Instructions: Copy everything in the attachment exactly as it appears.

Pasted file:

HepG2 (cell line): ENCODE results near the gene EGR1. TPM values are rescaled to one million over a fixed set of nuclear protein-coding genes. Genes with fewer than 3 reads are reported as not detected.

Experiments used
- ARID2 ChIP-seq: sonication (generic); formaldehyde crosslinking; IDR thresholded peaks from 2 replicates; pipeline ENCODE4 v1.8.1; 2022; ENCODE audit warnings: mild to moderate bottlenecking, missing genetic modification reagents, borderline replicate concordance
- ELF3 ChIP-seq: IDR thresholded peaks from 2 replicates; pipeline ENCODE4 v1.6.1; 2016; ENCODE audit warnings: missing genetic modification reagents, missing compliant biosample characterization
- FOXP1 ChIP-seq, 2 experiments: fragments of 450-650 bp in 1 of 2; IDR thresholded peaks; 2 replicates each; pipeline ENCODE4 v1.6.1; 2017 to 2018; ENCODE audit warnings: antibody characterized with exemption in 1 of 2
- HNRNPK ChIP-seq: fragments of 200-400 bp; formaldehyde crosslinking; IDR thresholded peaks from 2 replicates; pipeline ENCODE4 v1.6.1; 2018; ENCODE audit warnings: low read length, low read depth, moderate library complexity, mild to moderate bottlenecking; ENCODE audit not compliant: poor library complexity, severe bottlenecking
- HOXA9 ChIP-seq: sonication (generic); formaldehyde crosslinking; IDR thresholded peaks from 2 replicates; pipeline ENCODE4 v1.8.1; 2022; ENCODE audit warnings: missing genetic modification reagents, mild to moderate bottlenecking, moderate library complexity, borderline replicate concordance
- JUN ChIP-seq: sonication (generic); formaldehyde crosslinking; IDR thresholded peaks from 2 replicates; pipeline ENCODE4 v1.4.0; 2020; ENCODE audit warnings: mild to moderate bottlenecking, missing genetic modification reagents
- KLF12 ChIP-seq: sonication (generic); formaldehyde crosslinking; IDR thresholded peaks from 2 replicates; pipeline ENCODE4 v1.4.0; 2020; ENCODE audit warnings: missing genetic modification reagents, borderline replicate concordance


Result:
HepG2 (cell line): ENCODE results near the gene EGR1. TPM values are rescaled to one million over a fixed set of nuclear protein-coding genes. Genes with fewer than 3 reads are reported as not detected.

Experiments used
- ARID2 ChIP-seq: sonication (generic); formaldehyde crosslinking; IDR thresholded peaks from 2 replicates; pipeline ENCODE4 v1.8.1; 2022; ENCODE audit warnings: mild to moderate bottlenecking, missing genetic modification reagents, borderline replicate concordance
- ELF3 ChIP-seq: IDR thresholded peaks from 2 replicates; pipeline ENCODE4 v1.6.1; 2016; ENCODE audit warnings: missing genetic modification reagents, missing compliant biosample characterization
- FOXP1 ChIP-seq, 2 experiments: fragments of 450-650 bp in 1 of 2; IDR thresholded peaks; 2 replicates each; pipeline ENCODE4 v1.6.1; 2017 to 2018; ENCODE audit warnings: antibody characterized with exemption in 1 of 2
- HNRNPK ChIP-seq: fragments of 200-400 bp; formaldehyde crosslinking; IDR thresholded peaks from 2 replicates; pipeline ENCODE4 v1.6.1; 2018; ENCODE audit warnings: low read length, low read depth, moderate library complexity, mild to moderate bottlenecking; ENCODE audit not compliant: poor library complexity, severe bottlenecking
- HOXA9 ChIP-seq: sonication (generic); formaldehyde crosslinking; IDR thresholded peaks from 2 replicates; pipeline ENCODE4 v1.8.1; 2022; ENCODE audit warnings: missing genetic modification reagents, mild to moderate bottlenecking, moderate library complexity, borderline replicate concordance
- JUN ChIP-seq: sonication (generic); formaldehyde crosslinking; IDR thresholded peaks from 2 replicates; pipeline ENCODE4 v1.4.0; 2020; ENCODE audit warnings: mild to moderate bottlenecking, missing genetic modification reagents
- KLF12 ChIP-seq: sonication (generic); formaldehyde crosslinking; IDR thresholded peaks from 2 replicates; pipeline ENCODE4 v1.4.0; 2020; ENCODE audit warnings: missing genetic modification reagents, borderline replicate concordance